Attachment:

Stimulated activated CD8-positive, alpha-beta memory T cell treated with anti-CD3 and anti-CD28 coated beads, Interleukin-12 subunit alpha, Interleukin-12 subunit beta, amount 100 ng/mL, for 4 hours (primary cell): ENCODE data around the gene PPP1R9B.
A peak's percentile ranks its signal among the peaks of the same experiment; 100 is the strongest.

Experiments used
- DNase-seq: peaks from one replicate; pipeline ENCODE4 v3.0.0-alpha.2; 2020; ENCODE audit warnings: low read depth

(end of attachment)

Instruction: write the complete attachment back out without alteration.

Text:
Stimulated activated CD8-positive, alpha-beta memory T cell treated with anti-CD3 and anti-CD28 coated beads, Interleukin-12 subunit alpha, Interleukin-12 subunit beta, amount 100 ng/mL, for 4 hours (primary cell): ENCODE data around the gene PPP1R9B.
A peak's percentile ranks its signal among the peaks of the same experiment; 100 is the strongest.

Experiments used
- DNase-seq: peaks from one replicate; pipeline ENCODE4 v3.0.0-alpha.2; 2020; ENCODE audit warnings: low read depth